Have you made the decision to separate from military service? You have a lot to do, between the separation process as well as figuring out what comes next for you and your family.
You will likely be getting a lot of information and advice. But there are some important things you need to know about that no one may think to tell you. But we will.
During your military service, many basics in life such as housing and health care were covered. You have a lot to learn about financial life as a civilian, including taxable income, veterans’ benefits, renting or buying a home, and health insurance.
You may also end up taking a pay cut if you get a job right out of the service, or you may decide to take some time for education and training. Both of those can be financial hits you need to be ready for.
Now is the time to learn about financial issues and prepare for them. First, take advantage of everything your Transition Assistance Program (TAP) offers. Also, do your own research at sites like Military Wallet.
This is not New Age woo. Self-knowledge involves critical thinking and is essential to making the transition into civilian life.
During your military service, being a part of the military was a large part of your personal as well as professional identity. But now that you are separating, you need to think about who you are and what you want to do without that. This thinking can be liberating. You may discover that an interest you developed over the years, whether based on your work in the service or not, could be a new career path.
You don’t have to do this alone. Professional career counselors are great for helping you figure out where you want to go from your military service, and how to get there.
For example, you may want professional training. That doesn’t have to mean college. NC-TEC’s Certified Employee Training Program can prepare you for a career in propane in just eight weeks!
The experience and skills you have developed in the military are desirable in many professions. But you may not have distinct advantages over civilians who have been educated or have experience in your desired field.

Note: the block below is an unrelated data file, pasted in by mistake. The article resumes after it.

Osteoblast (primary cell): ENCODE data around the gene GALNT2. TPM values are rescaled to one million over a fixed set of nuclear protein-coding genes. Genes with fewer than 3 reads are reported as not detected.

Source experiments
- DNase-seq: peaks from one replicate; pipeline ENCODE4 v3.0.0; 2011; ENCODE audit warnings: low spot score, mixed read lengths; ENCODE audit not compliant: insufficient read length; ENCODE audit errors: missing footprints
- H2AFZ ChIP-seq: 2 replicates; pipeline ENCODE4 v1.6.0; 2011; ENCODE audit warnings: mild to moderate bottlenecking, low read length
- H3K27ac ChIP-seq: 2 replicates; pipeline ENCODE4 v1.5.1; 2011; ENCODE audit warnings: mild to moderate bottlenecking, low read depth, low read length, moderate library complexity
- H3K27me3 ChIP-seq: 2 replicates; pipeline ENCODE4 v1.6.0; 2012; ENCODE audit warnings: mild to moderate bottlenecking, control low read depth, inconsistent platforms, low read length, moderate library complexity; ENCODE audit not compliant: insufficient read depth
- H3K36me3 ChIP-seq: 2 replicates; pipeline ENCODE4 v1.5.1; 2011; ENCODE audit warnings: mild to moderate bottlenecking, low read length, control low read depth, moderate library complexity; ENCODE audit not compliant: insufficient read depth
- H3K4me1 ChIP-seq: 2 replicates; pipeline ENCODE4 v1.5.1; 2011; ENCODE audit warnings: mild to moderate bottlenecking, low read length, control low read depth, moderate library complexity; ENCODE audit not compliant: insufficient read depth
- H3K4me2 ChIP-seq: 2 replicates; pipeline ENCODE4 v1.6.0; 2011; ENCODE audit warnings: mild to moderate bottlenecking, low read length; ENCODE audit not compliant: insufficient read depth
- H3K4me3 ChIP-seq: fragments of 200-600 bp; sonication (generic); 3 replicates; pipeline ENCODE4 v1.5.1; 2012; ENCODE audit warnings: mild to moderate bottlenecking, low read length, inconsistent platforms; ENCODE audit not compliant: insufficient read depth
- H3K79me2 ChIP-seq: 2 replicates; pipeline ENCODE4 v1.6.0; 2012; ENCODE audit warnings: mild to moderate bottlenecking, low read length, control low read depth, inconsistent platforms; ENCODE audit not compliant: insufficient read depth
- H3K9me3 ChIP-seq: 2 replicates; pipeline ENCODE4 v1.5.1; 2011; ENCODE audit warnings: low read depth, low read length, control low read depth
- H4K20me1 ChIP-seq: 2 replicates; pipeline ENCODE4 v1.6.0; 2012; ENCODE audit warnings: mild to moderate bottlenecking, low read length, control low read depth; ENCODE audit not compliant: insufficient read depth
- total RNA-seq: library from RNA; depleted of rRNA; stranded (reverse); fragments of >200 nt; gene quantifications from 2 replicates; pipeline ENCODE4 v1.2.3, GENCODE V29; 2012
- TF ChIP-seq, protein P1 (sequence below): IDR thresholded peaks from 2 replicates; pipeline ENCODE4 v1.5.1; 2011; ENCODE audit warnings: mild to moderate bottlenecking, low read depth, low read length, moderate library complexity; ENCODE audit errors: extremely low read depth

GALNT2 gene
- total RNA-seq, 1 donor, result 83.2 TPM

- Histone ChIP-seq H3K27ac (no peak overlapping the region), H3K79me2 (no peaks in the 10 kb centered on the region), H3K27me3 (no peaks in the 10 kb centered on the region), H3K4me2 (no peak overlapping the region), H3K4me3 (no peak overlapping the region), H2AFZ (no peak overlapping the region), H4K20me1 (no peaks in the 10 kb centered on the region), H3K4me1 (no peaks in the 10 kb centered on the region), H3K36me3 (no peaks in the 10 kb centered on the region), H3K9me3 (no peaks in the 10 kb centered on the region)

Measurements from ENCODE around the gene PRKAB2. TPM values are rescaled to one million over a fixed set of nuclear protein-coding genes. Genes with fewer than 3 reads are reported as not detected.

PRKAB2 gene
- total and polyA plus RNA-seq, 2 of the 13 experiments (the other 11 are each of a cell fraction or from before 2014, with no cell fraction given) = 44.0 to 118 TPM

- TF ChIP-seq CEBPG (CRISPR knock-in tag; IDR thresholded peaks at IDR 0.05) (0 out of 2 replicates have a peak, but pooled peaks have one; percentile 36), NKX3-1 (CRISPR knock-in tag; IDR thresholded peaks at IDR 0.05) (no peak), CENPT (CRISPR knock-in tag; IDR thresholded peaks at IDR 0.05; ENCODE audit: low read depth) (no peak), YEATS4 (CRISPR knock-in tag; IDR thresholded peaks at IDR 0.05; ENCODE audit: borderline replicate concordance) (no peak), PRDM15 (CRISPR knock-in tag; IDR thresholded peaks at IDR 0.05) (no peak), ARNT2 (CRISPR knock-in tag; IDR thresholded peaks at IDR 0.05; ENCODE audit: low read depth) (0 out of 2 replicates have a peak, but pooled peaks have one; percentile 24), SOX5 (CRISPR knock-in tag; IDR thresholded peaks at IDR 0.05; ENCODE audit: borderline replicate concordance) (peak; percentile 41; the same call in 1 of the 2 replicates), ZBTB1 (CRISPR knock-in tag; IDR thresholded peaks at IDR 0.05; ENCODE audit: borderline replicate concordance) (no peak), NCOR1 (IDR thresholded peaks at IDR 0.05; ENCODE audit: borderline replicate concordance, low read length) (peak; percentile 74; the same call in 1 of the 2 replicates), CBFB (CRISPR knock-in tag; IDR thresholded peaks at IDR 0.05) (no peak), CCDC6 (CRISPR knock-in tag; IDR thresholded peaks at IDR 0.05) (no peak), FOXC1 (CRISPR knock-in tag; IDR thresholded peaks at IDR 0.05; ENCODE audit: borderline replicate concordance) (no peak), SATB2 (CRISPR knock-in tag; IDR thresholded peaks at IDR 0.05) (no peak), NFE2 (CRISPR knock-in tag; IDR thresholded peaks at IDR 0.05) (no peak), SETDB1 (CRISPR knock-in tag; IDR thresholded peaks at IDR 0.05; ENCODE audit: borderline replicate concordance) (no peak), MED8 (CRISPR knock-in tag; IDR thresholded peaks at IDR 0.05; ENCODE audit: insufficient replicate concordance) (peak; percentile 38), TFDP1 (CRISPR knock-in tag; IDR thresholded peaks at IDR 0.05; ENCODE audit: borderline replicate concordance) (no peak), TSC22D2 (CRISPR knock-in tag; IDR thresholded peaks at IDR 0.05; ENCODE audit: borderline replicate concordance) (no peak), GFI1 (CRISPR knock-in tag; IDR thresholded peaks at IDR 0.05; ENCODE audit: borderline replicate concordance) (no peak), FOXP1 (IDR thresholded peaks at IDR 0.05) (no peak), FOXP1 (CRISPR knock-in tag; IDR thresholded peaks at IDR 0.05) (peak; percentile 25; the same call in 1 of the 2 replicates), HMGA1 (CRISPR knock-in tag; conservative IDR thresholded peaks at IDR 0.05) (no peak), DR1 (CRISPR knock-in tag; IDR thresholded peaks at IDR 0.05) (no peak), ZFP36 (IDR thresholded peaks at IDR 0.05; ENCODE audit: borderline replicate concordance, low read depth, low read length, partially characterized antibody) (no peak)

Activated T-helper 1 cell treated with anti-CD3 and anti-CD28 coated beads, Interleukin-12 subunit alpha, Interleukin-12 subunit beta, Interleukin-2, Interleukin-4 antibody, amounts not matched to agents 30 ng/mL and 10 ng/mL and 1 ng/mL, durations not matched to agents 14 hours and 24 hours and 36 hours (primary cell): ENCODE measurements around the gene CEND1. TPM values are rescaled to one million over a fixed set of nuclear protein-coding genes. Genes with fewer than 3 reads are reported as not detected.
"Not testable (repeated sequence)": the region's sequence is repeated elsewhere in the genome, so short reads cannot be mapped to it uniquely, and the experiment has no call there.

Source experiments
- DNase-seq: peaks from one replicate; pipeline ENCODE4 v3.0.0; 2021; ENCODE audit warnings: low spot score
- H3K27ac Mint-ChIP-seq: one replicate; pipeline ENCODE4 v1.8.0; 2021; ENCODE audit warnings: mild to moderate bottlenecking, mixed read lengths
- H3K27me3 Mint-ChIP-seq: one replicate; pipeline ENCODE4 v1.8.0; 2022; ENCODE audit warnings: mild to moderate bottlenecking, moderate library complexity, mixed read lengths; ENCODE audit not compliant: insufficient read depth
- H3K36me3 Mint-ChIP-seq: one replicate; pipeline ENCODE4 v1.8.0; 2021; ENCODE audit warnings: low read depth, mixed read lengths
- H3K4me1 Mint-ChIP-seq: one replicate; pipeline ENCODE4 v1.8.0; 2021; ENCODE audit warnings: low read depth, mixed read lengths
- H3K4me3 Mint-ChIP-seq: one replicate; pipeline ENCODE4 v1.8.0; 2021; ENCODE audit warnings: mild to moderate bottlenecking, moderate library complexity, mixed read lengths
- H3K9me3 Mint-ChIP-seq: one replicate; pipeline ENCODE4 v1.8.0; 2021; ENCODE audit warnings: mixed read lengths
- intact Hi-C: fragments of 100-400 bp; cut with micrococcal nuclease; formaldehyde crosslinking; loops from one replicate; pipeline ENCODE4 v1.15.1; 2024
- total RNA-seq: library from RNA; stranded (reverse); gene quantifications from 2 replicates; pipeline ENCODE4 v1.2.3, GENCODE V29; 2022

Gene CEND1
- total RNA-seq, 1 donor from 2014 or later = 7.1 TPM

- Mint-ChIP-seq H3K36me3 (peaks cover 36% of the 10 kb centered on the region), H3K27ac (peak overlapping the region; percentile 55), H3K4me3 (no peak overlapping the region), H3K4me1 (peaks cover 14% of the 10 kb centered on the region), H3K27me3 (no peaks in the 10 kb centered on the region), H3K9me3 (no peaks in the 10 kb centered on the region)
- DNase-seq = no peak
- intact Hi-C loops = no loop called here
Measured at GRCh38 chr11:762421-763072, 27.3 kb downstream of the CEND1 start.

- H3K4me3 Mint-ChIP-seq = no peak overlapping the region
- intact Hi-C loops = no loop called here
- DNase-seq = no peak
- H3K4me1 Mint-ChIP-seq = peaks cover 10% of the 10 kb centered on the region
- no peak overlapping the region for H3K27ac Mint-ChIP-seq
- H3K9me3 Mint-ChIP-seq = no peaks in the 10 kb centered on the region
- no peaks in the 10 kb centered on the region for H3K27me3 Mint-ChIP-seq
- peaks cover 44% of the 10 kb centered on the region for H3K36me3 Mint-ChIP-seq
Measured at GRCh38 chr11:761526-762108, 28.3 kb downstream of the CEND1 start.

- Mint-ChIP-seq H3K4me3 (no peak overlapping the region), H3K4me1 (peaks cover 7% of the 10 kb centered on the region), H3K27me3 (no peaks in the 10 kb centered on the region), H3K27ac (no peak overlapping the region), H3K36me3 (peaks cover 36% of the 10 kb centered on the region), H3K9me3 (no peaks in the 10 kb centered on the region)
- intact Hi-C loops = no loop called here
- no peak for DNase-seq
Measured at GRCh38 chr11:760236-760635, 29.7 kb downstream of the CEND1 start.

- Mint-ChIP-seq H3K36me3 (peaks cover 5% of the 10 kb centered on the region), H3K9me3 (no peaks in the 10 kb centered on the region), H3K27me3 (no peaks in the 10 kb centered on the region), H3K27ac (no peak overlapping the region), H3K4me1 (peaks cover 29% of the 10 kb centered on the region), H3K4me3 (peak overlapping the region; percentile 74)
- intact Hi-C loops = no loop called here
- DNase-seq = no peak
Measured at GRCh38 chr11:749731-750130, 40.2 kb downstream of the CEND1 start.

This time ahead of separation is a time to learn about selling yourself in the civilian job market. This is another area your TAP and civilian career counseling can help with everything from writing a resumé that makes your military experience even more desirable to civilian employers to developing communication skills.
You may have to start at a lower level than you expected to. But don’t take that as an insult. Take it as an opportunity to challenge yourself, to learn, and to grow.
One mistake many veterans make as they transition out of the military is thinking that their experience means they can cast a wide professional net and telling potential employers, “I can do anything.”
Think about what skills you have and how that translates to the work you are seeking. Narrow your job search to those jobs and focus on tailoring your resumé and cover letter to each position you apply for.
Create an elevator pitch for yourself that details what fields you are interested in and what kind of work you want to do. This gives you practice for networking opportunities. Here’s an example.
“I’m Daniel and am currently separating from the Army. I’m interested in working in transportation after my experience as a driver and mechanic in the service and would like to learn more about the opportunities in this field. Do you know of someone who would be able to discuss this with me?”
Find out more about what a career in propane can do for you. Contact NC-TEC today for more information!